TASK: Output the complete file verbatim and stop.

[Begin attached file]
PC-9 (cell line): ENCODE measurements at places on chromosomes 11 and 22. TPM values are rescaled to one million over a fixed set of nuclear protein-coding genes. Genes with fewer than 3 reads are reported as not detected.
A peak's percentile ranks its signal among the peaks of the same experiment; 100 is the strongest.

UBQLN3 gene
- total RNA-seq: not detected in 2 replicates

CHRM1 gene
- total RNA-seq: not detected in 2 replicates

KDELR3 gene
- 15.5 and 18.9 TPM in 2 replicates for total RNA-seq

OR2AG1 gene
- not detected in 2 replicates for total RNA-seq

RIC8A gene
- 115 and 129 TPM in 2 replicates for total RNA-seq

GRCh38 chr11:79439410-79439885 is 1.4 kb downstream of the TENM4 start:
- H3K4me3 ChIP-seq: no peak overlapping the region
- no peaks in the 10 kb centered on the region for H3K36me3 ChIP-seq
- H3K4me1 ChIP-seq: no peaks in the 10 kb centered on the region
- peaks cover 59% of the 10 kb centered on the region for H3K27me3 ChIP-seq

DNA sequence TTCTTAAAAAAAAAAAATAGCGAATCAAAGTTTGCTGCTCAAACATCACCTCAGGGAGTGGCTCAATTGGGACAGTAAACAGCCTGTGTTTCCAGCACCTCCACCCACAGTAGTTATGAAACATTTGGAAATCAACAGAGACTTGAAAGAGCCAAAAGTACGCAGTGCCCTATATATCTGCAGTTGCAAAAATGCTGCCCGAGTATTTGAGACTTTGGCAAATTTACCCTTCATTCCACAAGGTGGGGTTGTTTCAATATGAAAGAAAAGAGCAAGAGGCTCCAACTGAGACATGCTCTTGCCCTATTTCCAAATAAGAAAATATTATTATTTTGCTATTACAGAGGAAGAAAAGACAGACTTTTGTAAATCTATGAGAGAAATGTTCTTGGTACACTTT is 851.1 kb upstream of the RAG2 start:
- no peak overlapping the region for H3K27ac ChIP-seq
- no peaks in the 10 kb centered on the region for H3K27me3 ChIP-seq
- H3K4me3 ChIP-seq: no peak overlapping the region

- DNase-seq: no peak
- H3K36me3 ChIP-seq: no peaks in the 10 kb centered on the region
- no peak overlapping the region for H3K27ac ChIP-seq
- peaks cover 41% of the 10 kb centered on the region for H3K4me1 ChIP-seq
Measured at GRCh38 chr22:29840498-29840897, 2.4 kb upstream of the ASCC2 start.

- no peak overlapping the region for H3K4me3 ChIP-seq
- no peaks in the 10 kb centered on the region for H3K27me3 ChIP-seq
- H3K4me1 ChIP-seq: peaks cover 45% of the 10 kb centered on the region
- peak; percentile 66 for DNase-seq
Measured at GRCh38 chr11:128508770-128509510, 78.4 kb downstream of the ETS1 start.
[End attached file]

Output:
PC-9 (cell line): ENCODE measurements at places on chromosomes 11 and 22. TPM values are rescaled to one million over a fixed set of nuclear protein-coding genes. Genes with fewer than 3 reads are reported as not detected.
A peak's percentile ranks its signal among the peaks of the same experiment; 100 is the strongest.

UBQLN3 gene
- total RNA-seq: not detected in 2 replicates

CHRM1 gene
- total RNA-seq: not detected in 2 replicates

KDELR3 gene
- 15.5 and 18.9 TPM in 2 replicates for total RNA-seq

OR2AG1 gene
- not detected in 2 replicates for total RNA-seq

RIC8A gene
- 115 and 129 TPM in 2 replicates for total RNA-seq

GRCh38 chr11:79439410-79439885 is 1.4 kb downstream of the TENM4 start:
- H3K4me3 ChIP-seq: no peak overlapping the region
- no peaks in the 10 kb centered on the region for H3K36me3 ChIP-seq
- H3K4me1 ChIP-seq: no peaks in the 10 kb centered on the region
- peaks cover 59% of the 10 kb centered on the region for H3K27me3 ChIP-seq

DNA sequence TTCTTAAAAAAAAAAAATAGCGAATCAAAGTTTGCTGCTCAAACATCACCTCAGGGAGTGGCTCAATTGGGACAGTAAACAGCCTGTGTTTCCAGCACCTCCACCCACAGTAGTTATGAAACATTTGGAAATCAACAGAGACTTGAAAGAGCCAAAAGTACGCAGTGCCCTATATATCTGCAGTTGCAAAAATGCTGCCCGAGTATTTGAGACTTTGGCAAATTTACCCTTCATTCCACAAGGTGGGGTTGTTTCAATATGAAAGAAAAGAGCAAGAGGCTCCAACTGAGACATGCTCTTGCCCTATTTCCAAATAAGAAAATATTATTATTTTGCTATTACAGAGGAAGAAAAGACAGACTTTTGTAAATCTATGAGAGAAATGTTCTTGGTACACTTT is 851.1 kb upstream of the RAG2 start:
- no peak overlapping the region for H3K27ac ChIP-seq
- no peaks in the 10 kb centered on the region for H3K27me3 ChIP-seq
- H3K4me3 ChIP-seq: no peak overlapping the region

- DNase-seq: no peak
- H3K36me3 ChIP-seq: no peaks in the 10 kb centered on the region
- no peak overlapping the region for H3K27ac ChIP-seq
- peaks cover 41% of the 10 kb centered on the region for H3K4me1 ChIP-seq
Measured at GRCh38 chr22:29840498-29840897, 2.4 kb upstream of the ASCC2 start.

- no peak overlapping the region for H3K4me3 ChIP-seq
- no peaks in the 10 kb centered on the region for H3K27me3 ChIP-seq
- H3K4me1 ChIP-seq: peaks cover 45% of the 10 kb centered on the region
- peak; percentile 66 for DNase-seq
Measured at GRCh38 chr11:128508770-128509510, 78.4 kb downstream of the ETS1 start.